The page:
Category: Foundations of Public Health Policy

Howard Hiatt Papers Opened to Research

Howard Hiatt, probably 1972, at the start of his tenure as Dean of Harvard School of Public Health. From the Harvard Medical Library in the Francis A. Countway Library of Medicine.

The Hiatt collection finding aid is now available here.

Howard H. Hiatt (1925-), M.D., 1948, Harvard Medical School, joined the Harvard Medical School faculty in 1955, was the first Herrman L. Blumgart Professor of Medicine at Harvard Medical School and Physician-in-Chief at Beth Israel Hospital in Boston, Massachusetts, from 1963 to 1972, and Dean of the Harvard School of Public Health from 1972 to 1984. From 1988 to 1990, he was the Head of the Center for Policy and Education, Harvard AIDS Institute. Hiatt specialized in oncology and internal medicine, molecular biology, and biochemistry. He was also known for his public speeches and essays on the human consequences of nuclear war. During his tenure as Dean, the Harvard School of Public Health introduced teaching and research focused on molecular and cell biology, initiated programs in health policy and management, and biostatistics. Hiatt also integrated Harvard School of Public Health’s teaching and research programs with those in other Harvard University faculties, in an attempt to encourage cross-disciplinary research to bring together medicine and social science in the curriculum.

Records in the Howard H. Hiatt Papers were created by Hiatt during the course of his career as Dean of the Harvard School of Public Health, Professor of Medicine at Harvard Medical School, and Physician-in-Chief at Beth Israel Hospital from 1941 to 2001. Records in this collection consist of: personal and professional correspondence and subject files from Brigham and Women’s Hospital, Beth Israel Hospital, and Harvard School of Public Health departments and offices, including the Office for Diversity, the Department of Health Policy and Management, the Harvard AIDS Institute, the Takemi Program for International Health, the Office of Program Planning, the Harvard School of Public Health Development Office, and the Center for the Analysis of Health Practices; ad-hoc and standing committee records such as the Advisory Committee on Planning, the Affirmative Action Committee, and the Chernin Committee on Outside Professional Activities; notes, book reviews, research files, and draft writings and publications on subjects such as nuclear disarmament, end of life care, and health resource allocation; executive administrative files including curriculum development records, meeting minutes, appointment books, grant proposals and reports; research data, lab notes, and reports from the Brigham and Women’s Medical Intensive Care Unit (Medical Intensive Care Unit) Study and the Harvard Medical Practice Study; speech and lecture files and notes; newspaper articles and magazine clippings; conference and professional organization materials; and a smaller number of photographs and memorabilia.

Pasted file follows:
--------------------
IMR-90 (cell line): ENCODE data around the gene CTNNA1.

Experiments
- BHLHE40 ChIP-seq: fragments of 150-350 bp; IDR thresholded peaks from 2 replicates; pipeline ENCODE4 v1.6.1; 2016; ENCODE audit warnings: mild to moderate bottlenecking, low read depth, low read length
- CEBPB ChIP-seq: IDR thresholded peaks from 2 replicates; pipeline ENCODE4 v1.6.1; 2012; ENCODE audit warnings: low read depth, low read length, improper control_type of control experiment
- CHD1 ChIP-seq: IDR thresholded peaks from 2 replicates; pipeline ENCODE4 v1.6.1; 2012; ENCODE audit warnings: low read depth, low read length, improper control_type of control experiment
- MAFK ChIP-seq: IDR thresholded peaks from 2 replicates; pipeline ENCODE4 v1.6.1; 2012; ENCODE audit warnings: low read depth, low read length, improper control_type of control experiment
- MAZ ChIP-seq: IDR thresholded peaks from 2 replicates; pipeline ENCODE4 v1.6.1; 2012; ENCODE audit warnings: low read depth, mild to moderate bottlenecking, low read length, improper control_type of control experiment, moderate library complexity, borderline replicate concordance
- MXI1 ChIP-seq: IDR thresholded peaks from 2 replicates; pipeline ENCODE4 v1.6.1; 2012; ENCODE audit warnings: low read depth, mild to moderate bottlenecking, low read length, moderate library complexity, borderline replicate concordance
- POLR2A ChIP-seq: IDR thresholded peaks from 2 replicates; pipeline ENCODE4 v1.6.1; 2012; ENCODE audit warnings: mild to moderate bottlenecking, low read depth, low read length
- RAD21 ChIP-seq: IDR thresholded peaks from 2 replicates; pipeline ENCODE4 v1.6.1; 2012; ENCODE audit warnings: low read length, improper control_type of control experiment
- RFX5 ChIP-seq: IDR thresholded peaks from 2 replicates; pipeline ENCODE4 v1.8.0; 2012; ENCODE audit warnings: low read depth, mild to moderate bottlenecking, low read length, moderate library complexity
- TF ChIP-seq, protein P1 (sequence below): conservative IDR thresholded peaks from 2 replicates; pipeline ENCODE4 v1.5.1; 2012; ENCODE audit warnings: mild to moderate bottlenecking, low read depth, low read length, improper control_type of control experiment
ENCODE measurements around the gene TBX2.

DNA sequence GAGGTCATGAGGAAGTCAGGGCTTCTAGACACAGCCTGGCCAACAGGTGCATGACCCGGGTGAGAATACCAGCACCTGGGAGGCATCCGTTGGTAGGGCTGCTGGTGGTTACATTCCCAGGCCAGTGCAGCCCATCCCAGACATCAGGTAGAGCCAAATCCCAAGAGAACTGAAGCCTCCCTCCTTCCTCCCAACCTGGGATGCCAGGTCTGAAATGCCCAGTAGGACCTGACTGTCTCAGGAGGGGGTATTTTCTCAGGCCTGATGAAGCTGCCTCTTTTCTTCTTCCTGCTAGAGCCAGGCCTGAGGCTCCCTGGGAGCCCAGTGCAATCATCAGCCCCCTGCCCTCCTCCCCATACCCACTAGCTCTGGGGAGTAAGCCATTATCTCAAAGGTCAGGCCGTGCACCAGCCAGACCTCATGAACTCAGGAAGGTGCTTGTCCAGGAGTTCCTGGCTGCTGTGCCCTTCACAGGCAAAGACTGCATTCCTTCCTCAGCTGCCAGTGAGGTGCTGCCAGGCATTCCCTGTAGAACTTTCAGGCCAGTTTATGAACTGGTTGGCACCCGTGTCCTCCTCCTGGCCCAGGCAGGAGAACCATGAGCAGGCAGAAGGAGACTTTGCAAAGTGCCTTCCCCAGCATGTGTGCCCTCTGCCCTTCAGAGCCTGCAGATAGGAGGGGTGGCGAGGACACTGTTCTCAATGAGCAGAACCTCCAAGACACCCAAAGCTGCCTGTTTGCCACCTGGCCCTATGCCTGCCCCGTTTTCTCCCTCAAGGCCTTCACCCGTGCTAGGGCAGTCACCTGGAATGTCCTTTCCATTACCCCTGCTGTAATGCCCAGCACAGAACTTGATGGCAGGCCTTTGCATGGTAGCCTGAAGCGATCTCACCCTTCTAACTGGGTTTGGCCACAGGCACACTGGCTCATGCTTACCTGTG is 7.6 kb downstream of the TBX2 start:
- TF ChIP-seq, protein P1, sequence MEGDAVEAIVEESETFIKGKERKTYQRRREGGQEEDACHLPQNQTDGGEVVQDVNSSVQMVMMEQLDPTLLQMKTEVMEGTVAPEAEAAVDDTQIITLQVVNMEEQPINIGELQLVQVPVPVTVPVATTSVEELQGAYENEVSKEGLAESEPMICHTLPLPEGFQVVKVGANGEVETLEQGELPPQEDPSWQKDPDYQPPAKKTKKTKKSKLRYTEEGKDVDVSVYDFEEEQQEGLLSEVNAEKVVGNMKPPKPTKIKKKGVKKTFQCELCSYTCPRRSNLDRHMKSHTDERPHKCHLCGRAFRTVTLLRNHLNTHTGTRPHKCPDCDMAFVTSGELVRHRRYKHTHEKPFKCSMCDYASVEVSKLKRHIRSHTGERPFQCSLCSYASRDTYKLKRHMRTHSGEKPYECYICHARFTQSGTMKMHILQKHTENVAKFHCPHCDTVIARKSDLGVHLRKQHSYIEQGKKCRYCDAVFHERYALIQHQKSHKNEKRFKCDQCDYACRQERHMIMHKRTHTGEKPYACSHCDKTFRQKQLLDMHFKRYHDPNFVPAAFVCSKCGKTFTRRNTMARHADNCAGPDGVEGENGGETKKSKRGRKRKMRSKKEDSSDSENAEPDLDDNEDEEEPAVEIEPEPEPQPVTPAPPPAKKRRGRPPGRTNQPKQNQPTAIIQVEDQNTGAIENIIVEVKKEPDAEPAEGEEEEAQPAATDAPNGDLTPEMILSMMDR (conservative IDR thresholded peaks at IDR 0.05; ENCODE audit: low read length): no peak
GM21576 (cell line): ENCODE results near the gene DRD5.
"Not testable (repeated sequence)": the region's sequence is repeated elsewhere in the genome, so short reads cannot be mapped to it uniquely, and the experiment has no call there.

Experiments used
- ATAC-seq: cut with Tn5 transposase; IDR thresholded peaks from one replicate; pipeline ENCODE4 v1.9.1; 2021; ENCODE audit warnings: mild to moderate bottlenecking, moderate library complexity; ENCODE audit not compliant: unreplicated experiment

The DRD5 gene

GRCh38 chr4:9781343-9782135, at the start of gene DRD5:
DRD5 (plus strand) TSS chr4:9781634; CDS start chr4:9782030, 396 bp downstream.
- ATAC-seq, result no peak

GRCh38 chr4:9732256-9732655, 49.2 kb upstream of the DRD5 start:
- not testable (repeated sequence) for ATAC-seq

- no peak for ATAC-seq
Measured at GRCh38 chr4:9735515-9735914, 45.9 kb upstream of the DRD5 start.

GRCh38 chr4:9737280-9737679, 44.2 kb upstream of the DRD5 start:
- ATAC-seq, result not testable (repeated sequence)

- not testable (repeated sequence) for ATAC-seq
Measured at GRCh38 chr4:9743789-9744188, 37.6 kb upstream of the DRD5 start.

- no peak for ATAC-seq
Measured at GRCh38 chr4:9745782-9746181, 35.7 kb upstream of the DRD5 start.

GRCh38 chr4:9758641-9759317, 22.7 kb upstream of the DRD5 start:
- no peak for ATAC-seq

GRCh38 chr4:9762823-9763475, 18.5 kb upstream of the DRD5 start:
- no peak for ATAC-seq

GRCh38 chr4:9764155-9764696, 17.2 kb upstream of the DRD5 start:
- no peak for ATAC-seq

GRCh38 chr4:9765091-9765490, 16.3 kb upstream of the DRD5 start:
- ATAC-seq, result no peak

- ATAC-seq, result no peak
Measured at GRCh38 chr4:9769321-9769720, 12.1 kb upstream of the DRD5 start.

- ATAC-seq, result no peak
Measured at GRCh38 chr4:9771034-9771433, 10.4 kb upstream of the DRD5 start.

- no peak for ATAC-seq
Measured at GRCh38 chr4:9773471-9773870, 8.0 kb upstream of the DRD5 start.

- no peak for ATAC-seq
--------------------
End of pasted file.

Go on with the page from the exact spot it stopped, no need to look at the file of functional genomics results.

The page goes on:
The preparation of this collection for research access was funded by the Council on Library and Information Resources.

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David Rutstein Collection Opened to Research

Rutstein at the studios of WGBH in Boston, ca. 1955

The Rutstein collection is the twelfth and final collection opened under the Center’s CLIR-funded Foundations of Public Health Policy project. The finding aid is available here.

David Davis Rutstein, (1909-1986), S.B., 1930, Harvard College, M.D., 1934, Harvard Medical School, joined the faculty at Harvard Medical School in 1947 as Professor of Preventive Medicine and was head of the Department of Preventive Medicine until 1969. In 1966, he was appointed the Ridley Watts Professor of Preventive Medicine, and held that position until his retirement in 1975. Rutstein was also the Deputy Commissioner of Public Health for the New York City Department of Health from 1943-1946, and was a consultant in preventive medicine for many hospitals in New York and Massachusetts from the 1940s to the 1970s. Rustein played a national role in the organization of medical care, the integration of preventive medicine into the care of individual patients, and the measurement of medical outcomes. In the 1960s he directed a study on forming health maintenance programs, lobbied for a change in state laws regarding birth control for the poor, and advocated the use of nurse midwives for delivery. Some of his later studies with the U.S. Veteran’s Administration were on the genetic basis of alcoholism and on standards of health care. In 1955, Rutstein began a 40-episode television series on WGBH-TV called “Facts of Medicine”. This was one of the first uses of television to inform the public about local and national health concerns and current research.